CD: · Gaffer: The gaffer is the lead electrician and the most useful and important member of crew for a DP in my opinion. This relationship is key, as they rig and set lighting to help the DP create the images they want. A good gaffer is key to any cinematographer’s success.
· Best Boy: The best boy is the second in charge in the electrical department below the gaffer. The best boy might typically pre-rig a set ahead of shooting. They are also in charge of personnel and ordering lighting equipment for their department.
· Key Grip: The key grip is in charge of anything to do with rigging or moving the camera, whether it be on a dolly, tripod, crane, car rig, low loader or rickshaw.

Q8) What should we look out for in ‘Rocket Boy’? Can you tell us how long it took, what your set-ups were like etc? Challenges?

Chris Dodds – DP ‘Rocket Boy’

CD: I had worked with director Simon Sorted on commercials and corporate films for a few years before we made Rocket Boy, so we already had a good working relationship. He has a great interest in space exploration and man’s attempts to reach the moon. So, when he came to me with the idea of shooting a short film based on the first-hand account of someone who had witnessed the Apollo 11 launch I was very interested. Simon wrote the script about the boy, which would play over the voice-over interview which he had already shot in the States a couple of months’ before. I was delighted that Simon wanted me to work with him on this fantastic idea, and we began to plan the look of the film and the practicalities of how we might achieve it.

Rocket Boy was shot over two days. The first day was in a studio in Acton, which took in the flight sequence of the rocket which had lots of in-camera effects. Simon and I knew Martin Godward at Pirate TV, who is one of the industry’s leading Special FX artists, and he gave us all his experience and all his ‘toys’ at a reasonable price for the day. These shots were the hardest to shoot as we were filming at around 1000fps (frames per second – typically films are 24fps) extreme slo-motion with a big lighting set up, fire effects and smoke, all with a skeleton crew, studio space and little time.

The second day was shot at a location in Kent. We were looking for a typical American homestead and luckily this place had just appeared as a location for film and photography shoots. Our talented production designer, Laura Napier, dressed the house with props and set dressing that would be right for 1969 America and we framed it as much as we could to lose anything typically British that gave the game away. We were also very lucky to have a bright sunny day to sell the idea that this was 1960s Florida.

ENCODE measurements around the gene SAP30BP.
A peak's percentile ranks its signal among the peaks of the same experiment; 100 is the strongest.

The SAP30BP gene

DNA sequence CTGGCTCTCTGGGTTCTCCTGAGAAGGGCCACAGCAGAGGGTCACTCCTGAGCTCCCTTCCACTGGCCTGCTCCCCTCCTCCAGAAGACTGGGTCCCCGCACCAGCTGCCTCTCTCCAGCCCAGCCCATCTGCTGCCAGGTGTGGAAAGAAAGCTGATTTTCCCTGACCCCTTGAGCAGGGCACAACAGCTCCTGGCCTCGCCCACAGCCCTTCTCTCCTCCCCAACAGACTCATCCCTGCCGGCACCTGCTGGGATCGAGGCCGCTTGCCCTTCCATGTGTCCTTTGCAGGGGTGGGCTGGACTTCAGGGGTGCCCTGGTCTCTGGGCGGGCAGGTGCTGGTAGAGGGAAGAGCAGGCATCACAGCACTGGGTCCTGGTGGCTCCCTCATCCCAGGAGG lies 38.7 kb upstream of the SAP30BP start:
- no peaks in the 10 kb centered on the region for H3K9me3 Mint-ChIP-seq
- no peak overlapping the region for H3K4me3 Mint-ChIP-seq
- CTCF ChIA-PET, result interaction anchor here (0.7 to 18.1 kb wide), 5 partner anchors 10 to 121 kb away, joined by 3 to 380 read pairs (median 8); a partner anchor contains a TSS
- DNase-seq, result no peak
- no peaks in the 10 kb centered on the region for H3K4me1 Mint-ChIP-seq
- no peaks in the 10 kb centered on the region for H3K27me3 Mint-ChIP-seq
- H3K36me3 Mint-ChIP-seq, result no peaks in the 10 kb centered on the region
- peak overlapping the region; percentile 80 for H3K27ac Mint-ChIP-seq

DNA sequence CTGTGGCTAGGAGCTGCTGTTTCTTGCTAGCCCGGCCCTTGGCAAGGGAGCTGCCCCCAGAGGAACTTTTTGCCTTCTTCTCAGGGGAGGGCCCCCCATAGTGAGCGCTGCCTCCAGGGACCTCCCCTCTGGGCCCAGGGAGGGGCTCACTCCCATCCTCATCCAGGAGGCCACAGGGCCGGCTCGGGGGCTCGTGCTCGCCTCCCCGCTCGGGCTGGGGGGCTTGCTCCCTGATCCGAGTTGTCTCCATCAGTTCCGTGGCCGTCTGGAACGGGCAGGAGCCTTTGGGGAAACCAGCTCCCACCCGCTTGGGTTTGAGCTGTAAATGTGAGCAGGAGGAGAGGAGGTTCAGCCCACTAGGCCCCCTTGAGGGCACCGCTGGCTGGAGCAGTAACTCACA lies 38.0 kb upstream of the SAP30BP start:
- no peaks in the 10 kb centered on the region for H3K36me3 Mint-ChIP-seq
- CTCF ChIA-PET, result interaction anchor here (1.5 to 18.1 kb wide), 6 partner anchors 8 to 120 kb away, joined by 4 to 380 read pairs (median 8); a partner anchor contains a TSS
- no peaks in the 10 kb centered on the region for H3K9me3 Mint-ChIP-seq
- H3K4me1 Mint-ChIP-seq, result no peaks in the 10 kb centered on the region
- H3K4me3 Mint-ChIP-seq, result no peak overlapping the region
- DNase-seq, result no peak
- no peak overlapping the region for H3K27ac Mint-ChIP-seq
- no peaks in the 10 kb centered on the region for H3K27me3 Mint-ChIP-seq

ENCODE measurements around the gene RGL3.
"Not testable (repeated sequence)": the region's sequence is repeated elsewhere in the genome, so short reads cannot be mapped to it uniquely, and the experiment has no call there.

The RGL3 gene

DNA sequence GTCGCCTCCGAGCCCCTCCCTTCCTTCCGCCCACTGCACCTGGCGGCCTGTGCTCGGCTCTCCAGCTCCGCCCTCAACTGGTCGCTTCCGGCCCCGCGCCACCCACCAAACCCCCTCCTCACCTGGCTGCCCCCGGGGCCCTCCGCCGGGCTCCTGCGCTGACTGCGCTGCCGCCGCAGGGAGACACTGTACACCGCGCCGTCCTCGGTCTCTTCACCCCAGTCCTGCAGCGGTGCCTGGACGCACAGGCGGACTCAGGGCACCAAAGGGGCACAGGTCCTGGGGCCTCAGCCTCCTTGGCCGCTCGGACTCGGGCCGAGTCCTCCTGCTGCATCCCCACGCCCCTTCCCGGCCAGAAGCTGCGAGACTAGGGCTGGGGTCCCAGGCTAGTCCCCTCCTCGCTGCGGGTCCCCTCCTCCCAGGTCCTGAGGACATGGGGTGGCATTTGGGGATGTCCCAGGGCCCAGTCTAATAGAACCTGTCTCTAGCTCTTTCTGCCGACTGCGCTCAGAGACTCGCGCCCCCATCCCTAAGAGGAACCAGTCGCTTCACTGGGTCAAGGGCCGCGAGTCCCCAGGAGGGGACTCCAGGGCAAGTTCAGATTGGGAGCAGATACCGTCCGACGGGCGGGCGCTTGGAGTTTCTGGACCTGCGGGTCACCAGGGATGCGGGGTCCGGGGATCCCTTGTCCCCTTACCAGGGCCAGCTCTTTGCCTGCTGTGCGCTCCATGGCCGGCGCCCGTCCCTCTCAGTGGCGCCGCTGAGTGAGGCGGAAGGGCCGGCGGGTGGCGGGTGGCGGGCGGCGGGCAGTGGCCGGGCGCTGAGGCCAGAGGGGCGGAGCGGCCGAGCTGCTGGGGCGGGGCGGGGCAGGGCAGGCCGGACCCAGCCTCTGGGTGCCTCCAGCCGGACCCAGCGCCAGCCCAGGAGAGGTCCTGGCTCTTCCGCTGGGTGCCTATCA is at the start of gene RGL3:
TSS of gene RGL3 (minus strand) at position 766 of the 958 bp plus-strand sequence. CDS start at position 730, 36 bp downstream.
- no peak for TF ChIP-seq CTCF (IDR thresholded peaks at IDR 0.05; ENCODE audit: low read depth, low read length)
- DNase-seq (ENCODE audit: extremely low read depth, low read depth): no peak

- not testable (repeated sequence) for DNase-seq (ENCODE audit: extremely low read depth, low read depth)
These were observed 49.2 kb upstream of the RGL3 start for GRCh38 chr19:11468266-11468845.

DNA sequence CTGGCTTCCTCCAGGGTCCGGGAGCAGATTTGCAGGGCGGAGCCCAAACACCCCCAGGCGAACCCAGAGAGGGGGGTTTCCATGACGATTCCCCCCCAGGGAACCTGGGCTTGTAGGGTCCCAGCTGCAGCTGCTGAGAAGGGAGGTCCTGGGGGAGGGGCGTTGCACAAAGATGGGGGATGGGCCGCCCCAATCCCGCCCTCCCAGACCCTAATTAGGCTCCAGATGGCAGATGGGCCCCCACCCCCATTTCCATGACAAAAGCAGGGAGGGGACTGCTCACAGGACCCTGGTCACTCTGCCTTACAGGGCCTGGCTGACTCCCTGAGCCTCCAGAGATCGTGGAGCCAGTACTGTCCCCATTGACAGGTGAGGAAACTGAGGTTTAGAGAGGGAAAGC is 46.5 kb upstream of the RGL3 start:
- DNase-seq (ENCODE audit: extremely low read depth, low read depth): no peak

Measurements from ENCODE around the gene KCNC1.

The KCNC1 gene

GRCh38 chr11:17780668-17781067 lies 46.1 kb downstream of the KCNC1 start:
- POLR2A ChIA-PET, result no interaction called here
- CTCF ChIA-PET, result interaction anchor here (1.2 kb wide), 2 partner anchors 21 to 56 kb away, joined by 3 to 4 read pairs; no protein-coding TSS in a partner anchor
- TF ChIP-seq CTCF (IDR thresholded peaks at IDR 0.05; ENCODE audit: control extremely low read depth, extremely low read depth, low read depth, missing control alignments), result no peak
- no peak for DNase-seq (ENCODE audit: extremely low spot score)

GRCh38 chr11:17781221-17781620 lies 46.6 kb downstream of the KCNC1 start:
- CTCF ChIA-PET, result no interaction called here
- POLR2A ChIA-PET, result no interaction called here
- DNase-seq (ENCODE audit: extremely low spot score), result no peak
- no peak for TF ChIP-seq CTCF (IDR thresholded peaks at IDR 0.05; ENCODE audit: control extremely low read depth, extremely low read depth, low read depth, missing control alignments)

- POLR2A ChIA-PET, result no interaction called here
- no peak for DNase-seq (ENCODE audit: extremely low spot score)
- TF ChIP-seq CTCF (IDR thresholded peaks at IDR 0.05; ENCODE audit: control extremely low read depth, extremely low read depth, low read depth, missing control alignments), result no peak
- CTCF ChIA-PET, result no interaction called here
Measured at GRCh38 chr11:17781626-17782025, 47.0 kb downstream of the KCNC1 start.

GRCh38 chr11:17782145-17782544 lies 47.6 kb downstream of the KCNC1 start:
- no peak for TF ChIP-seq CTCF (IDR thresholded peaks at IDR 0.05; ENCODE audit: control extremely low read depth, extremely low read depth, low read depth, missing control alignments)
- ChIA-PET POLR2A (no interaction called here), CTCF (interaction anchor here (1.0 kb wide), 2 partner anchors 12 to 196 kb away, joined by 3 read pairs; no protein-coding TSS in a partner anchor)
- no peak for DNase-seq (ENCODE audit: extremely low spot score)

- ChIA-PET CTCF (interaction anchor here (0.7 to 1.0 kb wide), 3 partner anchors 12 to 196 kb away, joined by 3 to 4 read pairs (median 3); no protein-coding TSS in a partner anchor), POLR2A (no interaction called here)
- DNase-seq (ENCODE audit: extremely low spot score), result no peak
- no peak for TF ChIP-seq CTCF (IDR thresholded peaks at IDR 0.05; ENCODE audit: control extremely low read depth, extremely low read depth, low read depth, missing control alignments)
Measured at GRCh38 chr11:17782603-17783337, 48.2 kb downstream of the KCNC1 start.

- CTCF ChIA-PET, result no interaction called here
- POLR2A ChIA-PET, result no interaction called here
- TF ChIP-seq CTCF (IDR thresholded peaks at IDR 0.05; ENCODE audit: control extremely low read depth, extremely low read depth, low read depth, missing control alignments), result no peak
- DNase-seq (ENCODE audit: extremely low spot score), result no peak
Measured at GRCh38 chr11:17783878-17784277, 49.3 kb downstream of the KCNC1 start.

We had only a few hours with our child actor, a boy from West Wickham (close to Beckenham) as I later discovered, small world – so we had to forget shooting with nicely-composed tracking shots and tripod. Instead we had to compromise and shoot most of the shots handheld or with a gimbal (Steadicam-type kit). Most of the footage of the boy in the kitchen was shot over several hours but, as we were not moving location, the lighting didn’t need to be changed that much, so once we got each shot we could move swiftly on.

We shot digitally on a Red Dragon camera and we chose to shoot on anamorphic lenses which, because of how they are built, give you a very distinctive look, with very shallow depth of field, horizontal lens flares, lots of warping of the image etc. If you watch Close Encounters of a Third Kind you will see what I mean. Other films we used as motivation for our cinematography and mood were ET and 2001. We also shot Super8mm footage to add another element of the era that was supposed to be our out-of-shot parent shooting a home movie. Our reference for this was the opening title sequence of The Wonder Years TV series which the director Simon and I grew up on in the early 90s. I hope anyone who remembers that USA TV show might recognise this reference in that sequence.

In Rocket Boy production photos: The kit I’m holding is a gimbal (a motorised camera support which smooths out camera movement) called a DJI Ronin 2, which we mount the camera onto. There are various new gimbals that perform similarly to the Steadicam in that they smooth out tracking shots, and can be operated in a variety of ways to reduce unwanted camera shake. They are very heavy though. 1917 actually used a combination of gimbal work with an Arri(flex) Trinity, a new competitor to the Steadicam, as well as cranes. The camera movement in this film was beautifully done and showed what can be achieved with modern camera rigs. The behind the scenes documentary on YouTube shows you how some of those incredible shots were achieved.

We shot on the Red Dragon, which is a slightly older model of Red cameras, which a friend of mine rented out to us. On the SFX shots we used a Phantom 4K camera which is the industry standard for very high frame rate shooting. Most of the Red footage was shot 6K anamorphic, which gives you huge files and resolution. These are then compressed for the offline edit, before reverting back to the RAW footage for the colour grade which we did at Absolute Post in Soho. For me the cinematography on Rocket Boy was achieved 70% on set and 30% in the grade. We had an amazing colourist, Matt Turner, who is one of London’s finest colourists, work with us on this. A good colourist/grade is key to good cinematography.